Our client Ellen, was due to give birth on 4 October 2007. Her pregnancy had progressed without concern when her contracts started on 1 October 2007. She was admitted to Calderdale Royal Infirmary where her waters broke at around 5.30pm the following day.
During the internal examination, the midwife felt what appeared to be a tight band of muscle around the uterus. The midwife request a second opinion from the Registrar but no abnormality was noted. As delivery progress was still minimal they decided to speed up the labour by using Syntocinon (an inducing agent).
Shortly after midnight on 3 October the Midwife was concerned with the foetal monitoring results and requested Registrar to review Ellen’s situation. The registrar carried out another examination at 1.00am the Registrar at which point it was first identified that Ellen had abnormal anatomy in the form of a septum in the vagina. The Registrar discussed delivery options with the Consultant on call, the Consultant advised not to use forceps but did not recommend that a Caesarean section should be performed.
At about 2.30am Ellen was fully dilated and told to start pushing. After over an hour to trying, she was taken to theatre where the delivery team tried to delivery her baby via the ventouse method (a vacuum device used to assist the delivery). When this was still not successful, a Caesarean Section took place at about 4.20am
The baby was born at 4.25am, at birth Ellen’s baby boy was pale and limp but he did make a small gasp. The delivery team attempted to resuscitate the baby but it ineffective and after thirty minutes he was pronounced dead. During the post mortem, it was reported that the cause of death was due to a subdural haemorrhage which was caused by a lack of oxygen around the time of delivery.
Margaret Ryan from our Clinical Negligence team in Leeds investigated the claim against Calderdale and Huddersfield NHS Trust for the alleged substandard obstetric care. We alleged that the hospital staff delayed in recognising that Ellen never could have delivered her baby naturally because of her abnormal anatomy, this delayed the Caesarean section being performed which ultimately caused the baby to suffer from lack of oxygen and brain damage.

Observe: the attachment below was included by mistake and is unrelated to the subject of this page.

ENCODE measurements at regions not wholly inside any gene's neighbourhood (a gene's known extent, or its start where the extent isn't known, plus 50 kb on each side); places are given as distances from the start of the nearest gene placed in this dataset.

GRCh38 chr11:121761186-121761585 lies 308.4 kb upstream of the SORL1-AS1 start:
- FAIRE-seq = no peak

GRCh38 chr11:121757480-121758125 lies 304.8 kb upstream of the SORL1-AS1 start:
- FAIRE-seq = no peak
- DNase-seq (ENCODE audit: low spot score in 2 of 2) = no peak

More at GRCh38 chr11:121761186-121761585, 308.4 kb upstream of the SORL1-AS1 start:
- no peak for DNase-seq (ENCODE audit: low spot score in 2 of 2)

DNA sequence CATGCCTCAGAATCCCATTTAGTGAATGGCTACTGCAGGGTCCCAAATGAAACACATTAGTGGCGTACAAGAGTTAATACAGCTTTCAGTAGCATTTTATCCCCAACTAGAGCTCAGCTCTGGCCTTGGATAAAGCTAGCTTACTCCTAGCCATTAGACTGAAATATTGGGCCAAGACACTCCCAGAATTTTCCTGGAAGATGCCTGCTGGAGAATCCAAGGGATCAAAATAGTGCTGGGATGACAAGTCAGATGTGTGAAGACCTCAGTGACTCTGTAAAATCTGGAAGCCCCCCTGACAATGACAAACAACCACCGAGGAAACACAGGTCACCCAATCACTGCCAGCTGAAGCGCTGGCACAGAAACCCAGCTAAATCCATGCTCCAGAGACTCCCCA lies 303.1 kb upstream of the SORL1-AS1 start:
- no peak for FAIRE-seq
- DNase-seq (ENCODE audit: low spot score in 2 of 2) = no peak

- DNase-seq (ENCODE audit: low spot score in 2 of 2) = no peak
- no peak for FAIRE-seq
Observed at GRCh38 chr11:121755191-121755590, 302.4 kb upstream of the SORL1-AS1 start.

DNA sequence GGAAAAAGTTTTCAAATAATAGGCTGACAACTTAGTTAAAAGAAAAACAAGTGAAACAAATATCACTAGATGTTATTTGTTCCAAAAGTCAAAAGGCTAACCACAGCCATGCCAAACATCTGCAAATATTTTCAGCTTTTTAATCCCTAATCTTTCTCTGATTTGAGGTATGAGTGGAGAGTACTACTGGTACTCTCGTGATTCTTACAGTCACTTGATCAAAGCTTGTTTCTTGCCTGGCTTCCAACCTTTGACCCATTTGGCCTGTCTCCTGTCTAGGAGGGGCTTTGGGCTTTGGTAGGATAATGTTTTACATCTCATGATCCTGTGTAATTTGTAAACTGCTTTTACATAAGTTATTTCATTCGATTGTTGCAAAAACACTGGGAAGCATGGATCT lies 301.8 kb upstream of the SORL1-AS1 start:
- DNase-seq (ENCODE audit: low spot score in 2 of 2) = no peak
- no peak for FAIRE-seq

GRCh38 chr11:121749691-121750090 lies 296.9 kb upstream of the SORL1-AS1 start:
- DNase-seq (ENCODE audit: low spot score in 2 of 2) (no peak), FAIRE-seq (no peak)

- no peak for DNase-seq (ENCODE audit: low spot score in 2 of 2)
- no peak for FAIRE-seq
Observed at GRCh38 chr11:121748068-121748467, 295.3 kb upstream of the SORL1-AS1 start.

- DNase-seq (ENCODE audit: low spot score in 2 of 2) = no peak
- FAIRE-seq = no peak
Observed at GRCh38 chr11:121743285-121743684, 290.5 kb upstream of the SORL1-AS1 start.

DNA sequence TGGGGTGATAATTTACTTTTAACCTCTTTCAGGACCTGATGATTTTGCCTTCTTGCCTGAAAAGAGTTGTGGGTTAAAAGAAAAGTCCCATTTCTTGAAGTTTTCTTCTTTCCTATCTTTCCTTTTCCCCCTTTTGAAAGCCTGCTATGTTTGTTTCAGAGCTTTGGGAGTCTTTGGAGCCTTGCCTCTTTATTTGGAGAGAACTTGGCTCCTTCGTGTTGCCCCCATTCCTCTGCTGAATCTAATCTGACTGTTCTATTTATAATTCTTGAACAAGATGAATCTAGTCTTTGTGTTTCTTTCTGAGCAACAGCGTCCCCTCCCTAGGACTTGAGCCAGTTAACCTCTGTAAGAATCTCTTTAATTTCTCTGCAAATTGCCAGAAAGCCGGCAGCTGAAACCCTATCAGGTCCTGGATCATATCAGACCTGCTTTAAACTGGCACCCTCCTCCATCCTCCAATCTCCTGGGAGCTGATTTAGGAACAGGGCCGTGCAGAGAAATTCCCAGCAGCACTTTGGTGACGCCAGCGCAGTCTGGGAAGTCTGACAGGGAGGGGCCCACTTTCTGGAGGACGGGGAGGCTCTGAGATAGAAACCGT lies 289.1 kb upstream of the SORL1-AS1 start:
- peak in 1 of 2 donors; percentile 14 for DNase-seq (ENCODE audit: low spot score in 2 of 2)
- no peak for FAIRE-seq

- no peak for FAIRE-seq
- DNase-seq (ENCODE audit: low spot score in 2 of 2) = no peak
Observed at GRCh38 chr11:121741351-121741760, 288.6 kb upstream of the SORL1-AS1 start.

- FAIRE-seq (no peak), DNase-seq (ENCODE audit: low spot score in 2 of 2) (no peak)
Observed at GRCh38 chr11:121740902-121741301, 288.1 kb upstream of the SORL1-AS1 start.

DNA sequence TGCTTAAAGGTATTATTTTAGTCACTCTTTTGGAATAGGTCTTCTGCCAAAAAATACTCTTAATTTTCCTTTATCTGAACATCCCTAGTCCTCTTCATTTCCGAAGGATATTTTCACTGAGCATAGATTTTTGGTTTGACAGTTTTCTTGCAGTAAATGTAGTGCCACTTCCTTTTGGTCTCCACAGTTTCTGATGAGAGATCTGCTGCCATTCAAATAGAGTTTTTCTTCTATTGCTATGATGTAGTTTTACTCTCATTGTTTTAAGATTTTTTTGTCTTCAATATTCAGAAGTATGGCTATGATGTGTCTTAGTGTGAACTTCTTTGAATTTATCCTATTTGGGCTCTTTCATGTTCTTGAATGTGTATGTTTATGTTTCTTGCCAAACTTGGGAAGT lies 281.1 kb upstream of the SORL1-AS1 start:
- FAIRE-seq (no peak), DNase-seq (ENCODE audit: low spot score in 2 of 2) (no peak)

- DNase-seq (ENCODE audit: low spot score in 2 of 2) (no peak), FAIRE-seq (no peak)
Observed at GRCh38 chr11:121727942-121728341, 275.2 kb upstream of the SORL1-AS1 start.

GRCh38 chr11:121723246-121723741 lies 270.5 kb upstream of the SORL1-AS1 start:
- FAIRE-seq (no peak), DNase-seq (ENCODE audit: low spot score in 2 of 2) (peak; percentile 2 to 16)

Calderdale and Huddersfield NHS Trust admitted that the care Ellen had received had been negligent and that with appropriate care her baby’s death could have been avoided. Ellen and her husband were compensated for the psychiatric injury they sustained surrounding the death of their child, for their loss of earnings, funeral expenses and for the pain and suffering that their baby endured during the delivery.
Margaret Ryan of the Clinical Negligence team in Leeds represented Ellen helped her secure £50,000 in an out of court settlement. Margaret said “this is an extremely sad case involving the death of a new born baby shortly after his birth due to severe brain damage. What was truly upsetting for the family is that this devastating outcome would have been avoided had the hospital simply not delayed with carrying out a caesarean section. No amount of compensation will bring their baby back but the apology from the hospital goes some way towards giving them closure to this sad event”.
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